Basis Commodities – Australian Crop Update – Week 21 2022

Market Update

Last week was an interesting one for the old crop cash markets. Cash bids rallied strongly before the surge in values bought out fresh famer selling which allowed end users and trade shorts a much-needed buying opportunity.

There is no doubt soaring grain prices are likely to result in a rationing domestic demand. This is a view we have already shared but it’s likely to emerge as a reoccurring theme in the 2022/23 season both in Australia and overseas as we remain at these elevated prices. Our analysts, AgScienta, have already started lowering our domestic demand estimates in the recently circulated 2022/23 balance sheets. Feed grain demand rationing will take time with feedlots a prime example of where the domestic demand will ration. Some other industries are also expected to come to a similar conclusion. Agscienta expect the volume of grain users in the dairy industry from September onwards could contract by at least 20%. Rationing is more difficult in other feed sectors, such as poultry.

Export elevation additions have slowed over the past couple of weeks which is likely to reflect loading delays with most ports operating at capacity and a decline in end consumers seeking forward coverage. FOB liquidity is still tight through to September.

So where are we now from an Australian cash position? As we move closer to the northern hemisphere new crop, we struggle to be optimistic that the Black Sea origination will flow in the volumes needed to keep destinations supplied. Good work is being done to increase volumes from Ukraine and in my mind, there is no doubt Russia will find pragmatic partners to trade with, but the challenges are still many with respect to exporting the Black Sea crop. In our view, this will continue to place an enormous amount of pressure on the other origins, specifically the EU and the southern hemisphere now that India has stayed its hand. As such, consumers will need to be mindful of the demand pressure on these supply chains and the logistics attached, even at a time when their local markets are telling them to sit on their hands – these are difficult times indeed.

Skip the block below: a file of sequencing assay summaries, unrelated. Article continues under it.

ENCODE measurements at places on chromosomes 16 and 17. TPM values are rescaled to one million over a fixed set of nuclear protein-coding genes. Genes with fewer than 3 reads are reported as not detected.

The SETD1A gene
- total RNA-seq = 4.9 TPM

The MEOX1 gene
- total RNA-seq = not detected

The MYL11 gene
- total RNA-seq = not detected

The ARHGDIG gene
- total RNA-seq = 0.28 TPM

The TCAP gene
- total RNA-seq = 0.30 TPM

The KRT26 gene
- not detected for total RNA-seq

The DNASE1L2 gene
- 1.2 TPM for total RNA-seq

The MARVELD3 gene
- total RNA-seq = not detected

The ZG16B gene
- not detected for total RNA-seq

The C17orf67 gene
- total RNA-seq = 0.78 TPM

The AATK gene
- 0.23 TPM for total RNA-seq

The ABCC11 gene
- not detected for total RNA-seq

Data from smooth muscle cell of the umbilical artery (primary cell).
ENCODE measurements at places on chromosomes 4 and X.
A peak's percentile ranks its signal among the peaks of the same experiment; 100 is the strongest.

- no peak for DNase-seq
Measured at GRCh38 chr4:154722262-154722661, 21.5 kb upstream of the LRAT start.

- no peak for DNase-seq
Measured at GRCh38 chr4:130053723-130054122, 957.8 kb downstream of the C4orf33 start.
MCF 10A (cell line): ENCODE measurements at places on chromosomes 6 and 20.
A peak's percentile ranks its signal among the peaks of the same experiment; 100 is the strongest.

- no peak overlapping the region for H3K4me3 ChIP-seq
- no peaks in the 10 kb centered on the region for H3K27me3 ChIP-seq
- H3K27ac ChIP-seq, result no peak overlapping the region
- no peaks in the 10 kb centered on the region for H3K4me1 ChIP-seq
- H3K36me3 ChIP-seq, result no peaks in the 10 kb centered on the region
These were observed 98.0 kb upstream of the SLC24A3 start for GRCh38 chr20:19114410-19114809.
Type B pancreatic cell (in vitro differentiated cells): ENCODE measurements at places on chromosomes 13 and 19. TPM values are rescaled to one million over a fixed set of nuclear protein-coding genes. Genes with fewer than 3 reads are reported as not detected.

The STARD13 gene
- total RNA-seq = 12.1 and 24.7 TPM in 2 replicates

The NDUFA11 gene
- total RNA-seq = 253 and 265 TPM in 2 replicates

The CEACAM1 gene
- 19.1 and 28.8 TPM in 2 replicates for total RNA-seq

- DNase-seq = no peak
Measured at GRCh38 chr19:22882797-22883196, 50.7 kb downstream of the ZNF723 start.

Australian Weather

Ocean Freight
According to our freight team, we need to throw the Baltic index in the trash – index numbers this week bear zero relation to the physical reality in the Pacific market. Numbers for Supramax have rallied and large Handies have quickly re-established the dollar/dwt range we had a few weeks back. Lack of tonnage combined with consistent cargo enquiry seems to be the main drivers. Geared tonnage in Southeast Asia remains a solid premium to panamax which suggests Indo coal is playing a major role here. It’s obviously very difficult to sort fact from fiction, but it cannot be a coincidence that back hauls are still expensive, the Atlantic is becoming tonnage heavy, and the Pacific is tight again. We have also had another push in bunker prices over the last seven days – presently not far from the $1000/mt marker for VISFO from Spore. Unprecedented times continue.